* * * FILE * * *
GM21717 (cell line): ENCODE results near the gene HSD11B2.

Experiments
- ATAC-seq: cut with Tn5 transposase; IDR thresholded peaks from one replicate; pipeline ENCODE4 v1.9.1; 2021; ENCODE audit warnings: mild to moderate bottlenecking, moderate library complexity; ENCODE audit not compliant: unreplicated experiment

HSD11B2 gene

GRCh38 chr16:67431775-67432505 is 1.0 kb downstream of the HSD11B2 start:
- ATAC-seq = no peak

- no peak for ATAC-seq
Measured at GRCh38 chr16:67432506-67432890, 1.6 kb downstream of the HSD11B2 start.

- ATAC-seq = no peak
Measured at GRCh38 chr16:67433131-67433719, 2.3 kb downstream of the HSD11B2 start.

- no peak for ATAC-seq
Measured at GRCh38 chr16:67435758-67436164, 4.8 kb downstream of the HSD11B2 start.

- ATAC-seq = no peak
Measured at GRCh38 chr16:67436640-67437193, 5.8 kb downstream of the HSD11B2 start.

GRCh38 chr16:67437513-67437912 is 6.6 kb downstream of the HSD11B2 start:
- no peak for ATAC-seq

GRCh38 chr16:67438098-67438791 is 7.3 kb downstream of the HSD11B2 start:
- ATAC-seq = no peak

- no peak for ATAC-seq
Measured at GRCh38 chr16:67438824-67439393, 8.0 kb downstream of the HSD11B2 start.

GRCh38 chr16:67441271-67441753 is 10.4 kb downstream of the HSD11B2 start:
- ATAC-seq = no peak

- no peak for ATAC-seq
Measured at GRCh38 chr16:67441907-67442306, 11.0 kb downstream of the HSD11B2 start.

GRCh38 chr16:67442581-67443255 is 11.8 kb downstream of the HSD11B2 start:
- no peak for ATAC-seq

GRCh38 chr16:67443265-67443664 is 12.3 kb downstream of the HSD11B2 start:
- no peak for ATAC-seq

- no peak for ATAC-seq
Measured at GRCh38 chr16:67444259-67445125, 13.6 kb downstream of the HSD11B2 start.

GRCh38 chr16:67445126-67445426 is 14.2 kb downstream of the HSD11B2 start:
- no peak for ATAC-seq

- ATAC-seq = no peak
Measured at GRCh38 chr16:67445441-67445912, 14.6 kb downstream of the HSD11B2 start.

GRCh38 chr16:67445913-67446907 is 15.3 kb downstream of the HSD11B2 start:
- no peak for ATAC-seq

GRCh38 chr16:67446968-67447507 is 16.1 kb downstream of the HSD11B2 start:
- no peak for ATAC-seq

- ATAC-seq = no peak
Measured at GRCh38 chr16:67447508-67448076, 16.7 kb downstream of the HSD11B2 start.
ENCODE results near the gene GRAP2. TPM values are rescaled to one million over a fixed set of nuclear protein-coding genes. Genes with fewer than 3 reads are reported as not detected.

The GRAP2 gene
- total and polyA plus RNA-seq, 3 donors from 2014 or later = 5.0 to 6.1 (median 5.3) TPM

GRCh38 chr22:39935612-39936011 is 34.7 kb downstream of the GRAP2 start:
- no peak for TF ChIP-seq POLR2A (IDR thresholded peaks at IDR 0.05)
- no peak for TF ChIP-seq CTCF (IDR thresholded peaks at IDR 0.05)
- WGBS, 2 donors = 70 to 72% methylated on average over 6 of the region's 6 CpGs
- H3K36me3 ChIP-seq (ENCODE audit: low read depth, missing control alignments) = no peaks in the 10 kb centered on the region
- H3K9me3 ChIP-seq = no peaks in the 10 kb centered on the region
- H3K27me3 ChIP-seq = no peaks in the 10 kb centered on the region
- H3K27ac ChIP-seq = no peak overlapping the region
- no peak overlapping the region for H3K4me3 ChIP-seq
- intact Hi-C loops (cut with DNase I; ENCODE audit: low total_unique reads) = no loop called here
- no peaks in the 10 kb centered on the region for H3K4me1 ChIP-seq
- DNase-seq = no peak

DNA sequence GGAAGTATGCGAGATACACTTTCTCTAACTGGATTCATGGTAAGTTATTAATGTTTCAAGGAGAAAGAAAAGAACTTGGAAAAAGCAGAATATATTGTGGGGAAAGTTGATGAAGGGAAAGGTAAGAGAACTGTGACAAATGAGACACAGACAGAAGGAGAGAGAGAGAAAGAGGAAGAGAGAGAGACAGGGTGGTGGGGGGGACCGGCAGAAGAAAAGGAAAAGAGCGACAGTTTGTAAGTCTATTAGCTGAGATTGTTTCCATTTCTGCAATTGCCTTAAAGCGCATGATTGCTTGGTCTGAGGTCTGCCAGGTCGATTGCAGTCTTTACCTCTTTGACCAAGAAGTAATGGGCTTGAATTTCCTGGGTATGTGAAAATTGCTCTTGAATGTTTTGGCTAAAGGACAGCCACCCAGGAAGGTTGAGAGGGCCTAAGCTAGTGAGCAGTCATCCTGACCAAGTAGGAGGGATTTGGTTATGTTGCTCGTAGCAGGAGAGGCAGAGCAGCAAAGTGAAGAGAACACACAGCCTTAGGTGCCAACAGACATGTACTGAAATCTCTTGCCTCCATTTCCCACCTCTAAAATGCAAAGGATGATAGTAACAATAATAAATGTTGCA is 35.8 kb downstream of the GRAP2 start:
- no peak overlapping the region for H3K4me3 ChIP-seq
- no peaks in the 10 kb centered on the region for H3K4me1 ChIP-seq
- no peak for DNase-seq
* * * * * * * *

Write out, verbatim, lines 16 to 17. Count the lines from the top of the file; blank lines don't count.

- no peak for ATAC-seq

GRCh38 chr16:67438098-67438791 is 7.3 kb downstream of the HSD11B2 start: